martha : Java Glossary

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martha
A program that dynamically keeps the most active files in the prime real estate near the outer edge (near the beginning of the disk) near the swap file and the directory, and the least active files, and the bulk of the disk space in the inner tracks (near the end of the disk). This could be done on per cylinder basis, or per file or per cluster. A martha might live inside a hard disk’s firmware, and operate totally transparently to the operating system, completely unaware of the operating system’s file and directory structure, working at the raw cluster level. The disk drive itself keeps a map of logical to physical disk addresses. It does all new writes in prime real estate, and, in the background when it has nothing better to do, copies material not accessed for a while from prime real estate to the not so prime real estate to free up prime space. Data in prime space freed up this way is tracked in both prime and not so prime location. Reads are are done from the closest copy. The prime copy will likely be soon overwritten. The martha attempts to keep the data physically sorted in order by likely next access, and likes to keep a pool of instantly freeable (but possibly occupied) space in the prime real estate. It constantly adjusts its logical to physical map so that the computer is totally unaware it is doing this. The computer just sees extraordinarily fast seeks. Write seeks are all fast. Read seeks are fastest to files or parts of the disk that have been accessed most recently. However, unlike a cache, the speedup effect falls off gently with time. The etymology of the term martha honours Martha Stewart, a woman known for her boundless industry and astounding powers of tidiness and organisation.

To write an efficient disk defragger, model how you tidy your apartment, better still, how Martha Stewart tidies her house.

Implementation In Hardware

Here are some random thoughts on how you might implement a martha in hardware. The main advantage is the OS (Operating System) can’t corrupt the disk by crashing during the middle of tidying. Another advantage is the mechanism is OS-independent. It works even for obscure OS es and file systems for which there is no market to write a defragger. Another advantage is could use hardware assist. A hardware martha might better be able to prioritise real work over tidying work. To an OS, a software martha might appear just like any other user task.

I thought of implementing a martha several ways. One is where the disk hardware transparently physically reordered entire tracks optimally. It snoops on disk activity to discover which tracks are accessed most frequently and which sequentially. Even if the OS were stupid enough to fragment a large file over many tracks, the martha could pull them together contiguously.

One problem would be a track containing both rarely and frequently used small files. Such a martha could not fix that. Ditto if a large file were badly fragmented so that it shared many tracks with other files.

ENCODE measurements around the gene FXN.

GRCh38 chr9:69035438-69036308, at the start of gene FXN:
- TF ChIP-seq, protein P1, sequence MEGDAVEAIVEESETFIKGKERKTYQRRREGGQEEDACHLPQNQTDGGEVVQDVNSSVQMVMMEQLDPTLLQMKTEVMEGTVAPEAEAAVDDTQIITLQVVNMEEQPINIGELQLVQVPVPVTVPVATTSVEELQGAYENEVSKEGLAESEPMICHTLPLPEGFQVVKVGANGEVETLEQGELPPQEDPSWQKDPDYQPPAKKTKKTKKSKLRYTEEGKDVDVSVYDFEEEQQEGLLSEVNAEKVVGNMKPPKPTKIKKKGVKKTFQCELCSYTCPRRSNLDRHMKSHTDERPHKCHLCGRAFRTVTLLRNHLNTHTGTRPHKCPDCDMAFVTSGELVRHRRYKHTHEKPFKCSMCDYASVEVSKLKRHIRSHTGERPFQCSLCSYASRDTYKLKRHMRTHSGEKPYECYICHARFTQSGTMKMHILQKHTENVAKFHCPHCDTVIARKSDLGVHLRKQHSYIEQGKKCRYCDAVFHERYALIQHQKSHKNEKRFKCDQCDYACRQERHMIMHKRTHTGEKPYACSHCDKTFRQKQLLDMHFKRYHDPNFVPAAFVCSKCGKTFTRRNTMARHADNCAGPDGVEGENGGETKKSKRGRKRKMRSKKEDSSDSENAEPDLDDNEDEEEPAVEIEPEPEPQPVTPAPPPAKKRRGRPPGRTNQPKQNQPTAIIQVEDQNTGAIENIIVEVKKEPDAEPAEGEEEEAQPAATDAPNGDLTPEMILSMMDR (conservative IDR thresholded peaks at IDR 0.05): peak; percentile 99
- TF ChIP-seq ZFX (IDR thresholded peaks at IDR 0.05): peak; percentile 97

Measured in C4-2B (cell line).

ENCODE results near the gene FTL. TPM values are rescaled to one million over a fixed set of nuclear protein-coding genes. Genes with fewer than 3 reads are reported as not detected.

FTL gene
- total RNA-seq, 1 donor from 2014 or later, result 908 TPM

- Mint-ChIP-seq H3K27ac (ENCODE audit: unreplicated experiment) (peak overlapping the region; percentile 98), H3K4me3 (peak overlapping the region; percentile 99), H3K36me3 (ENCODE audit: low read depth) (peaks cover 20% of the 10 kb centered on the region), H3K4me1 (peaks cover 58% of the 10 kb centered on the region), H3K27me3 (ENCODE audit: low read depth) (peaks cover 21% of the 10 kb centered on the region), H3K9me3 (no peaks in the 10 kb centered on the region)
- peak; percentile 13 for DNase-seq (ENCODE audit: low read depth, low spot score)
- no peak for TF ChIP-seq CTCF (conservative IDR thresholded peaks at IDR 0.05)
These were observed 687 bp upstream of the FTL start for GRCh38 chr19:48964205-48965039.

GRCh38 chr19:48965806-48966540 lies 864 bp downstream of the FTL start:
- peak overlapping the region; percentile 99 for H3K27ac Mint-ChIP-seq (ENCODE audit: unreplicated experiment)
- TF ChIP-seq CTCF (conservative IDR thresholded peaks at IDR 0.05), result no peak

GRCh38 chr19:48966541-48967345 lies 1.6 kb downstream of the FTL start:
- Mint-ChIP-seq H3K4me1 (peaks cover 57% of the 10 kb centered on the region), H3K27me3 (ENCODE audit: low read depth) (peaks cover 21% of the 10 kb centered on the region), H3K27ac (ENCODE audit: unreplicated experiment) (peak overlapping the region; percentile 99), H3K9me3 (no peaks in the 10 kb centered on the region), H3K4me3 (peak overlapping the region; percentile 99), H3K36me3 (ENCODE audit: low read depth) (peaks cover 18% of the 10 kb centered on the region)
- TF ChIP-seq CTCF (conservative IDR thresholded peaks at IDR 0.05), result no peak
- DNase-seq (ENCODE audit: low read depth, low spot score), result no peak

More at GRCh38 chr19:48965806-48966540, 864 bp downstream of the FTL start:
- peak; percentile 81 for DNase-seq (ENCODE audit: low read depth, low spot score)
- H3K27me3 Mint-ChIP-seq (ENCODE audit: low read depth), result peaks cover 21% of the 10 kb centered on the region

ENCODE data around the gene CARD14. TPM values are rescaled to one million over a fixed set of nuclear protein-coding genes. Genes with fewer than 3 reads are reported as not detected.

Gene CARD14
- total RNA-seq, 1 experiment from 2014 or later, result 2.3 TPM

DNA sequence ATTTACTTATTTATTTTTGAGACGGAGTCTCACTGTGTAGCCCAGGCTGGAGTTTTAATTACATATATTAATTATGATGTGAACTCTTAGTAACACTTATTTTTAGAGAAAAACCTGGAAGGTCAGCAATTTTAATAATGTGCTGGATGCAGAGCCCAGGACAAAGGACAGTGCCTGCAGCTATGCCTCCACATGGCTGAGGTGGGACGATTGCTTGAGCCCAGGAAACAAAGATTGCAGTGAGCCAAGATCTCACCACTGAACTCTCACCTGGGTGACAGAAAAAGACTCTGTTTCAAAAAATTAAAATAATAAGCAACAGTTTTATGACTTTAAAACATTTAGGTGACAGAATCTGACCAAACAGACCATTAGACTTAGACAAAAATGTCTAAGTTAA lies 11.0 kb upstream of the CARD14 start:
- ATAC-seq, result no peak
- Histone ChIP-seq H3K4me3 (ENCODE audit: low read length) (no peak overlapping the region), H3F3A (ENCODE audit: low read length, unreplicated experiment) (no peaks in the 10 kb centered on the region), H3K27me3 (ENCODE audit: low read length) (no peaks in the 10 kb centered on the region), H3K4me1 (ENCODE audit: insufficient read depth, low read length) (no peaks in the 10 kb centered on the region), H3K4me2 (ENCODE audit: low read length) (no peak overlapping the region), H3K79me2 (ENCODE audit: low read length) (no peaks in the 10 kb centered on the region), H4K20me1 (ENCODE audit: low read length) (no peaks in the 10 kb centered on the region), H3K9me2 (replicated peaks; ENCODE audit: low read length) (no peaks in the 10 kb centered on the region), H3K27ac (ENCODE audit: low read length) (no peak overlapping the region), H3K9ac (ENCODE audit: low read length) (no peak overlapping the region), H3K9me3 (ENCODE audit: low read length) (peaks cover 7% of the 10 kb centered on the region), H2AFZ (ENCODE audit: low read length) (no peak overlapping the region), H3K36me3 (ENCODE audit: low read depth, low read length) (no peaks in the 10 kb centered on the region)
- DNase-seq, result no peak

Another approach is for the martha to remap every cluster to its optimal spot on disk. That allows it to move around even tiny files and system files dynamically. That approach makes the disk more vulnerable to crash from the even larger map getting out of whack. You might need to use flash RAM (Random Access Memory) so that power failure never caused you to lose the cached cluster map. You might handle the problem much the way NTFS (New Technology File System) or SQL (Standard Query Language) does with transaction updates to duplicate copies.

Another approach is for the disk itself (or a controller firmware or a martha-enabled driver) to implement an entire file system. The file system would have abilities similar to NTFS, ext3 etc, but cleverer. Its structure would be proprietary and hidden. This sealing could be used to provide extra security by closing the usual back doors. The interface to it would plug-in at the same level as a file system plugs into Windows or Linux. You can then start getting clever, with hardware-assisted faster file lookup, faster find, scanning with hardware, built-in SQL etc. Because of the higher level interface, you are free to experiment and compete on speed via intelligence without breaking any code.

As RAM gets cheaper and cheaper, it would make sense for all writes to be procrastinated, stored in cache, and only physically written much later to an optimal spot on disk. In other words, you don’t let the disk get fragmented or disorganised. Every write gives an excuse to reposition that data. It is most important to keep the stuff you access most frequently tidy. Sending old stuff to the attic (remote regions of the disk) is a background task needed only to free up some space.

Miniaturisation will eventually make the it possible to fit multiple actuator arms inside the drive. Marthaing will give the extra arms something to do when the disk is not running flat out.

As disks get larger and cheaper, it may become economic to use a pair of disks, with background copy back and forth between them, reading and writing to both disks in some clever way, in a way transparent to the users. You are giving up some space to get back extra speed.

disk defragger student project that also touches on marthas

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